NBC Airing VA Tech Killer Manifesto

Discussion in 'Et Cetera, Et Cetera' started by faceking, Apr 19, 2007.

  1. faceking

    faceking Well-Known Member

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    Quickly stated... NBC did horrific long-term damage by airing that video. They rewarded a mass murder with his icing on the cake, they gave him his end-game. By glorifying him, they have set a deplorable example for others to follow, much less disgraced the fallen so soon after it happened. This isn't media's role... if anything, they should of given it back to the authorities, to allow the families view in private at their discretion. Maybe release it years later on some distant "freedom of information" portal. We've already seen a copycat at UNC. The precedent has been set. Thanks. The bar has been raised.

    This is worse than any lack of gun control, mental institution funding, or video game or movie. Libtard media outlet going for ratings. Yeah NBC... you spent hours deliberating on what you'd show or not show.

    Disgraceful. What a slap in the face of the family and friends of those killed. Another chunk of Rome starts to fall...
     
  2. B_NineInchCock_160IQ

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    that video is all over the place now.

    I don't see how it does horrific damage, either. The guy is clearly a raving psychotic and not a very intelligent one at that. Anyone who isn't themselves a raving psychotic would see that upon watching the video and probably be less inclined to emulate him. For the families of victims who were upset because they thought they would never know why this asshole did what he did... now they have at least some bit of closure because they can see he was a ranting nutjob.

    Libtard media outlet going for ratings? Yeah... Fox would never ever do anything for ratings. If you actually go and try to turn this into a partisan debate I'm going to find you and vomit down your throat.

    Also, it's "would have," not "would of."
     
  3. mindseye

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    As a teacher and student at Virginia Tech, I disagree. By airing the material, NBC has made Cho's mental illness graphically clear, and has helped us to understand the tragedy that has befallen us a little better. Without access to this material, we'd have still been wondering why?

    I do believe that NBC has voyeuristically overexposed the material, though -- now that we've seen it, there's nothing to be gained from showing it over and over except to exploit it for ratings.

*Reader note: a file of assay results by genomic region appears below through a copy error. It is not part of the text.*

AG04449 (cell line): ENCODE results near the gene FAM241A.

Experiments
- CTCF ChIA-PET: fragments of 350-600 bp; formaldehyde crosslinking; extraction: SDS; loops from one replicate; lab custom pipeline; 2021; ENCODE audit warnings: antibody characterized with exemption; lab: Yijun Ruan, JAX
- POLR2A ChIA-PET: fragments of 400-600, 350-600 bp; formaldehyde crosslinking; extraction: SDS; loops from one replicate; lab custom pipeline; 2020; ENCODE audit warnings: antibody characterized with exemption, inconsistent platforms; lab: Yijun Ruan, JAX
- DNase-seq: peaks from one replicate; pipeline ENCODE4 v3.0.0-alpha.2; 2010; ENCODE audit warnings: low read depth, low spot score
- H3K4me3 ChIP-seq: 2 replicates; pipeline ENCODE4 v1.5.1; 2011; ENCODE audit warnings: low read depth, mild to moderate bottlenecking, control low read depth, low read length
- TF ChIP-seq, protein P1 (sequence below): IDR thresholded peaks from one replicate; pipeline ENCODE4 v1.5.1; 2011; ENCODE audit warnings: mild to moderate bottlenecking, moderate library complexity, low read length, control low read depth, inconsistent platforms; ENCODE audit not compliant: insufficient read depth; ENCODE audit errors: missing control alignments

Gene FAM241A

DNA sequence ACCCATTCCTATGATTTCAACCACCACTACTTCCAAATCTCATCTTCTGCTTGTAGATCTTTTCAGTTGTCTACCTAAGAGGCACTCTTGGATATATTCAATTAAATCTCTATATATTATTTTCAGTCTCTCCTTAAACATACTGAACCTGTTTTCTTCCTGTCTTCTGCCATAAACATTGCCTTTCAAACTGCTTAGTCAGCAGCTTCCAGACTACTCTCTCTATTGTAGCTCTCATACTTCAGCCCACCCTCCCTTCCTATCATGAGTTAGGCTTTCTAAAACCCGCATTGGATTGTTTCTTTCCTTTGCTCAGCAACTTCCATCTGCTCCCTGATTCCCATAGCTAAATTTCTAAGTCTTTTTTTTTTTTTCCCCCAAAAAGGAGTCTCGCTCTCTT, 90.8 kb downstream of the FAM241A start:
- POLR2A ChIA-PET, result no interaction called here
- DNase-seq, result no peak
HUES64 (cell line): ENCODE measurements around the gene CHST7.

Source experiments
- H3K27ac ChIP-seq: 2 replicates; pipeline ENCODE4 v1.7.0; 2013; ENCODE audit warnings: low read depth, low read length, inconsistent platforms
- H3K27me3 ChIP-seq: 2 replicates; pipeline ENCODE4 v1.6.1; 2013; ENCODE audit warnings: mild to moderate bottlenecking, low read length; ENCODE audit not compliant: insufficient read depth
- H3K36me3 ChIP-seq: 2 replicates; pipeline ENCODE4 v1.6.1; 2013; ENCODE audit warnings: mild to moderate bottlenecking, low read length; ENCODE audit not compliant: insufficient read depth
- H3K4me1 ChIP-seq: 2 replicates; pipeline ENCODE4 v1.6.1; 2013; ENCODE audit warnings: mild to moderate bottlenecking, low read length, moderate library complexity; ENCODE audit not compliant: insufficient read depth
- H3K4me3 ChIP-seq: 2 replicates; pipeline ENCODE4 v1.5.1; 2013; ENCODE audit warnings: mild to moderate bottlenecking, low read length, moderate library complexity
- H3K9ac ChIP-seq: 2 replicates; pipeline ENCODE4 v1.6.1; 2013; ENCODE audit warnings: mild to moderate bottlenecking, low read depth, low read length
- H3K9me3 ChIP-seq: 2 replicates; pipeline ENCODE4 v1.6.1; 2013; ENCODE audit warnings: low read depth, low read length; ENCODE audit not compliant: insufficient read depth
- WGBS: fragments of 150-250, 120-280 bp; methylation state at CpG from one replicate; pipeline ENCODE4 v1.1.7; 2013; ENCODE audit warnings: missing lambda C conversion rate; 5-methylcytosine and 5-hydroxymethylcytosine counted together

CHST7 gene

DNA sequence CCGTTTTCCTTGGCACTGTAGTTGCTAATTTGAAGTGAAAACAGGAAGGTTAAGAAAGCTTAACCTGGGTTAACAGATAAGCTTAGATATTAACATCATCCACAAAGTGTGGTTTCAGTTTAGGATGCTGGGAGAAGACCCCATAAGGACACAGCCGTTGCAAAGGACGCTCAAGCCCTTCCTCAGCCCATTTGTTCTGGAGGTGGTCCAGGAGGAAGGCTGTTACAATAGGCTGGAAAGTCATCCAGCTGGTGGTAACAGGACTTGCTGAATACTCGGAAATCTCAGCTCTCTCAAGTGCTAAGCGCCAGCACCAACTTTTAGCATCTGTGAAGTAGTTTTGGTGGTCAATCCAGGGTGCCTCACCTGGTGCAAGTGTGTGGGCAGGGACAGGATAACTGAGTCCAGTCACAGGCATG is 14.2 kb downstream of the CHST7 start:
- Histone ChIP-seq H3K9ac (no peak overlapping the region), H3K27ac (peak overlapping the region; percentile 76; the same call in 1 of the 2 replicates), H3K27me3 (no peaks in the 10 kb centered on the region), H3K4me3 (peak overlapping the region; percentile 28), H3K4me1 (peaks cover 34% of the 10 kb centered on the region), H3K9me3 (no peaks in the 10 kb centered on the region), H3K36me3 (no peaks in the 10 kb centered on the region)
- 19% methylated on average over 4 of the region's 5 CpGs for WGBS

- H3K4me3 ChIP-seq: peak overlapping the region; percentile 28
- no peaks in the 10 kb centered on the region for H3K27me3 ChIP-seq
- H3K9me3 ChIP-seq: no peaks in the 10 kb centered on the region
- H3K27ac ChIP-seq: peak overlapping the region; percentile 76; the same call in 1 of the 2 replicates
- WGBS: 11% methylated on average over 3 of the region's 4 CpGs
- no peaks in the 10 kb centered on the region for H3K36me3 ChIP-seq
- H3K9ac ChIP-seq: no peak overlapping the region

But the initial airings were a valuable public service for us.
     
  4. Alecia19

    Alecia19 Member

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    Unfortunately we live in a copycat society and my only fear is that the next psycho will try an outdo what this guy has done just to achieve is 15 minutes of spotlight. The less spotlight given to him the better, the focus should be on the victims and families.
     
  5. Principessa

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    They have as of noon today decided not to air his psychotic ramblings any more.

    The shooter was not just depressed, he was psychotic and demented. He has not been rewarded byt televising his manifesto. What has happend is that the country and the world have been given clues and symptoms of aberrant, unacceptable behavior.

    I hope and pray that the good that will come of this is that our country will revamp and restructure its mental health care system. It has been woefully inadequate, underfunded, maligned, and understaffed for years.

     
  6. HazelGod

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    Did someone say copycat? Already happened at my local university down here in Austin. I thought the crisis had passed after checking my email this morning...


    DATE: April 19, 2007 - 07:47CDT
    TO: St. Edward's University Students
    FROM: Dean of Students

    Update Following Recent Bomb Threats as of 7:45 am April 19, 2007

    Background:
    Shortly before 5 p.m. on Tuesday, April 17, the University Police Department announced that a complete and thorough search of the campus had been completed. We were grateful to report that no explosive devise was found. The university reopened at 8 a.m. on Wednesday, April 18, and all classes are being held as scheduled.
    The St. Edward’s University administration and the University Police Department would like to extend our sincere appreciation for the manner in which students, staff and faculty members conducted themselves during the process of evacuation. In the hours that followed as students waited in the rain to get back into residence halls and employees waited for further instruction, the atmosphere remained calm and orderly. We realize that many of you were inconvenienced by arriving at campus and then being turned away. We appreciate your understanding that the safety of our campus community was paramount.

    Last Night: